politics : culture : economics

Learning not to trust? The OECD on Turkish education

In Society, Turkey on September 28, 2010 at 3:20 am

Earlier this month, the OECD published its latest annual survey of educational developments across its 31 member countries, Education at a Glance 2010. There are many gaps in the data relating to Turkey, but the picture that emerges is a familiar one: gradual improvement from a very, very low base. Less familiar are numbers relating to politics and trust, which I’ll come to shortly.

A broad sense of how far Turkey lags behind in terms of education can be gleaned from a key statistic outlining differentials in the duration of the schooling that’s provided to children across the OECD. In each country, the OECD assesses how many years of formal education 90 per cent of children can be said to receive. Across the 31 countries, the average is 13 years. In Turkey it’s just seven years. This is the lowest figure in the OECD; it doesn’t even meet the eight years of schooling that’s supposed to be required by law in Turkey.

To be fair, Turkey is not alone in falling short of its own legal requirements on length of schooling. But it is alone among all the OECD members in languishing in single digits—the second-worst country in the rankings (Chile) provides fully three more years of formal education to its children than Turkey does.


Among the indicators that the OECD tracks are a number that concern the impact of increased levels of education on various social outcomes. These include individuals’ interest in politics and the extent of their interpersonal trust, two metrics which seem unusually apt at the moment given Turkey’s current complicated and polarised political predicament.

Across the OECD, interest in politics increases with educational attainment. As you can see in the table below, the same basic pattern is followed in Turkey. But at every stage in the educational process, Turks exhibit a greater interest in politics than their peers. This is particularly true at upper secondary level where the Turkish figure of 61 per cent is well above the OECD average of 47 per cent.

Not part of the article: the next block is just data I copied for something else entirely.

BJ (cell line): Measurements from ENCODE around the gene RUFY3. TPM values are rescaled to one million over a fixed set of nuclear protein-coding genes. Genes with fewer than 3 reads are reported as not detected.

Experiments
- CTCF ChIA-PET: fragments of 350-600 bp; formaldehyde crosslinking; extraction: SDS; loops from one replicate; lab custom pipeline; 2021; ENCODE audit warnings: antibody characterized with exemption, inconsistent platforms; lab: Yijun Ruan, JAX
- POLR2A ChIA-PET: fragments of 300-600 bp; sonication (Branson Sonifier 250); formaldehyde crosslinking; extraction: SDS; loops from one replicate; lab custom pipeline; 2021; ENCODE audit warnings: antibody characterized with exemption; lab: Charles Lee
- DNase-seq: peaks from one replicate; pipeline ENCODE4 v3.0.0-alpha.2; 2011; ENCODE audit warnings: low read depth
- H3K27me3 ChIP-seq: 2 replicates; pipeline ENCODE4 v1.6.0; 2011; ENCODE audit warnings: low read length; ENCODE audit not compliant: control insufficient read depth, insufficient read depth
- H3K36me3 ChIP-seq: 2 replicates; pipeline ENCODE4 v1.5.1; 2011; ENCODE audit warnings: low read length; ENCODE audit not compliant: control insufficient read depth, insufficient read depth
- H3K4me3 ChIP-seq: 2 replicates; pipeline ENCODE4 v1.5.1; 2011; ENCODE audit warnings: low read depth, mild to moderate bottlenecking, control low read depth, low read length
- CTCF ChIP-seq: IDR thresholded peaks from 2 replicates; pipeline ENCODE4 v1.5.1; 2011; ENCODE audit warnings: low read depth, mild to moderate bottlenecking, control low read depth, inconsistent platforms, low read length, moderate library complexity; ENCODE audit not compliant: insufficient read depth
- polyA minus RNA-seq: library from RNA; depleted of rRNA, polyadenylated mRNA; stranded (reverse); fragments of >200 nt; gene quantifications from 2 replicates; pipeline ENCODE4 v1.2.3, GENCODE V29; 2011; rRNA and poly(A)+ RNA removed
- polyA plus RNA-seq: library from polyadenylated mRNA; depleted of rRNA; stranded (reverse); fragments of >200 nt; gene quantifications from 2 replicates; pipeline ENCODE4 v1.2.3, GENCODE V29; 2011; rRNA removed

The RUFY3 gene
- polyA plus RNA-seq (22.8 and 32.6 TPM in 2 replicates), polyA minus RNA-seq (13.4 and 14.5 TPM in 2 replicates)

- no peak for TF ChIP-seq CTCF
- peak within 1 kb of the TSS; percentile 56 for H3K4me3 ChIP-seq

Table 1: Proportion of adults expressing an interest in politics, by level of education
Below upper secondary Upper secondary Tertiary
OECD average 34% 47% 63%
Turkey 39% 61% 65%

Source: OECD, Education at a Glance 2010

The divergence between Turkish and OECD-wide levels of interpersonal trust is starker still. Respondents were asked to place themselves on a scale from 0 to 10, where 0 means “You can’t be too careful” and 10 means “Most people can be trusted”. The table below shows the proportions that responded in the range 6-10, again separated into the three key levels of educational attainment.

Table 2: Proportion of adults expressing interpersonal trust, by level of education
Below upper secondary Upper secondary Tertiary
OECD average 34% 42% 53%
Turkey 16% 12% 12%

Source: OECD, Education at a Glance 2010

Two things jump out here. First, Turkey’s levels of interpersonal trust are way below the OECD averages. This is particularly true at the tertiary level of educational attainment, where Turks are more than four times less likely than their peers to be trusting of others. Second, the more educated an individual in Turkey becomes, the less trust they feel towards others. Among the 20 countries covered by this indicator, Turkey is pretty much unique in displaying this pattern of decreasing trust. (Sweden shows a one-point drop, but at the much higher levels of trust that characterise the Nordic countries.)

Combined, these last two statistics make for interesting reading: a higher-than-average interest in politics and a much lower-than-average level of trust. Is it any wonder that Turkish public life is replete with plots and conspiracy theories?

  1. […] ranks 97th on interpersonal trust (this is something I’ve touched on before), charitable donations and […]

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